“Forget about the cinnamon whirls, look! Bilbo’s receipt for stuffed mushrooms!” exclaimed Pippin, who was suddenly hungry again. “And here’s one for the noodles and cheese Frodo used to make! He even made it for me when I was sick to try to get me to eat.”

“I heard Mr. Bilbo once tell Mr. Frodo that that there receipt was one that Mr. Bungo used to make when Bilbo was a lad,” Sam volunteered.

“What are you going to make, Sam?” asked Pippin, the receipt for taffy apples poised in his hand.

“I was fixing to make some of Mr. Bilbo’s honeycakes. I reckoned they’d be a right treat to have with afternoon tea, especially after going through more of that strongbox of Mr. Frodo’s.”

“That’s a fine idea, Sam!” exclaimed Rose. The three hobbits turned to look at her. They had been so busy with the discovery of Bilbo’s old receipt box that they had forgotten all about Rose and Estella. “You make the honeycakes while Estella and me put the younglings down for a kip.”

While Rose and Estella took care of the four children, Sam, Merry, and Pippin prepared the honeycakes. Sam soon was sorry he had given into Pippin’s pleas to allow them to help with Bilbo’s receipt. It was not long before the entire floor of the kitchen as well as the counters, and table were covered in flour. And to make matters worse, not only had Merry and Pippin managed to cover themselves in flour, too, but they had also got some on Sam, including in his hair, despite his best efforts to avoid the flour as the two cousins acted as if they were teens again.

Still, they quickly had the lovely honeycakes set out to rise, and went to work on the kitchen. By the time they were finished, it was as clean as a whistle, beneath the amused looks of Rose and Estella. Cleaning themselves took a few moments longer, as they had to stick their heads under the pump, to emerge with wet and glistening curls.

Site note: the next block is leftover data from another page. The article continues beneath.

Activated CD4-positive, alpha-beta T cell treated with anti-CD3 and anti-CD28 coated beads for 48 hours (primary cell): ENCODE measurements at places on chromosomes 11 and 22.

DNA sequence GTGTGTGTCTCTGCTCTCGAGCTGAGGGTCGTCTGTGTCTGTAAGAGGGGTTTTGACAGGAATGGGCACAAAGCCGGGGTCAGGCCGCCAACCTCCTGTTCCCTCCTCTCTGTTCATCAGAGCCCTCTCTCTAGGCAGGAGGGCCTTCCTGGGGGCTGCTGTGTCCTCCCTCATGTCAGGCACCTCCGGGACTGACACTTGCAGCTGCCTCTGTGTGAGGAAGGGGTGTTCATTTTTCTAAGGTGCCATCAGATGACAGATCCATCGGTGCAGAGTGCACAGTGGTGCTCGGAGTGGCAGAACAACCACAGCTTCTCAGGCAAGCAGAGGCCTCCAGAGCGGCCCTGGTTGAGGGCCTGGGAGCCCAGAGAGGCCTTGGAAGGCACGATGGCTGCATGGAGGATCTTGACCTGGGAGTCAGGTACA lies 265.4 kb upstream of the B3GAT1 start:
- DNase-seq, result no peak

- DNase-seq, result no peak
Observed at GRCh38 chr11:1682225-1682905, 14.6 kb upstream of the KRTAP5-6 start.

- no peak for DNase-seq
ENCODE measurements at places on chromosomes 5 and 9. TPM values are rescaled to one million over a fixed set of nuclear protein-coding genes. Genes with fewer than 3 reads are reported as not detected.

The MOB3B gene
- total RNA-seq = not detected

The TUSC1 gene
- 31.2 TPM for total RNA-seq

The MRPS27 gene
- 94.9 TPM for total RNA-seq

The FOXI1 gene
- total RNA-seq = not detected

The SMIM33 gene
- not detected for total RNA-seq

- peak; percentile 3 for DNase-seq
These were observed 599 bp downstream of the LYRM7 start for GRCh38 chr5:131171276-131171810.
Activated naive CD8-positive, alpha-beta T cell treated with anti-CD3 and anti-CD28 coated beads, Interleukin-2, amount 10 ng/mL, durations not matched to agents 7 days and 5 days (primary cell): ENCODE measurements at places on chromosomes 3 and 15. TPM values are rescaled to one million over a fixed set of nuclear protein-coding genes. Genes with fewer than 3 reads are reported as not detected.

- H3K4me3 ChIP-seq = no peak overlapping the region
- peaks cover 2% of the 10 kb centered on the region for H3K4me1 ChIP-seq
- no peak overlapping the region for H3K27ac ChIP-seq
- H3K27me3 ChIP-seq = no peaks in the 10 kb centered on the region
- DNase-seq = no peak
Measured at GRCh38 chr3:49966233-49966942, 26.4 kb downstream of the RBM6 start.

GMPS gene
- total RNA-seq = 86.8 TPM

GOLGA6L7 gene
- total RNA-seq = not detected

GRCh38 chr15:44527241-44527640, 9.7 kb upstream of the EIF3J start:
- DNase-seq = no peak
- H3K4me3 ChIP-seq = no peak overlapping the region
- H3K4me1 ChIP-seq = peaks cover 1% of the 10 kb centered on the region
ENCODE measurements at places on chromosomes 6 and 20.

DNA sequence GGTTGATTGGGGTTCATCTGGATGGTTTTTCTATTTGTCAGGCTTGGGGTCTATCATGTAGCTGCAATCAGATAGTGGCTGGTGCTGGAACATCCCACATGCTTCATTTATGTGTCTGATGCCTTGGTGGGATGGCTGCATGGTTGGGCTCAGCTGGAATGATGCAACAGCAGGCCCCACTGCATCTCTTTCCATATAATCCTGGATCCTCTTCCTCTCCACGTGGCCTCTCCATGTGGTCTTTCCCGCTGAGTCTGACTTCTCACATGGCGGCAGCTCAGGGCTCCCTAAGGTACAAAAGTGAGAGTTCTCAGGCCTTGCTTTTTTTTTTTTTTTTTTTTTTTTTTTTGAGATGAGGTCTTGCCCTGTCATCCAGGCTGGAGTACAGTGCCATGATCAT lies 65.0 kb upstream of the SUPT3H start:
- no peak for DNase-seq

“Now,” said Rose, as she laughingly towelled Sam’s head, “you lot shoo right on back to the study. We’ll see to putting the honeycakes in the oven when they’re ready.”

“Indeed,” said Estella, who paused in rubbing Merry’s head, to toss a dry towel at Pippin as he emerged from the water spluttering. “Rose, you’ve no idea of the mess they make at home whenever it’s their turn to cook.”

Merry gave her a buss on the cheek. “I don’t hear you complaining, my heart, when it’s time to eat!”

“Yes, Estella! And you have to admit, we always clean up!” Pippin added indignantly.

“So you do, Pip! But you’ve other tasks to see to now. So off with the three of you, and leave the rest of the kitchen to us lasses. We’ll call you when luncheon is ready!”


*******


“I suppose,” Merry said, as they entered the study once more, “that we should look at a few of these legal documents.”

Pippin looked disappointed--those would not be nearly so interesting as the letters had proven to be, but before he could say so, Sam was nodding his agreement.

“I know what this one is.” Merry picked up a large leather folder, and opened it. While not as elaborate as the Marriage Document for Primula and Drogo, it too was lovingly calligraphed and illuminated. It was the Certificate of Adoption, when Bilbo had adopted Frodo. It was fully visible on the right-hand side of the folder, while on the left, tucked into a pocket were two other folded documents. “Frodo always kept it standing on top of his dresser, where he could see it.”

Frodo's Adoption Certificate:

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“I never noticed those before,” said Pippin, pointing to the two folded papers.

“Me neither,” said Sam.

Merry took one out and unfolded it. “This seems to be the paper Bilbo signed renouncing any interest in Frodo’s inheritances.”

Sam looked puzzled, but Pippin nodded.

Merry explained. “You know that by Shire law all the property of a minor belongs to the parents?”

“Of course. ‘Tis only proper.”

“Well, Bilbo wanted to make sure that Frodo got all that was coming to him from his parents, and he wanted to support Frodo himself. So he had this made out,” continued Merry. “Of course, I don’t think Bilbo would have touched any of Frodo’s property anyway, but by having it all taken care of legally, it would show everyone else that his motives in adopting Frodo had nothing to do with money.”

“Frodo had my father sign something similar when he gave Crickhollow to Merry and me.” Pippin glanced over at the folder. “So, what is that other document, then?”

Merry pulled it out and unfolded it, raising an eyebrow. “It seems to be a copy of Bilbo’s Will. Frodo must have placed both these in here when he packed this box.” He smiled to himself, and chuckled. “You know, that was a lot of fun, the party Bilbo threw when he adopted Frodo.”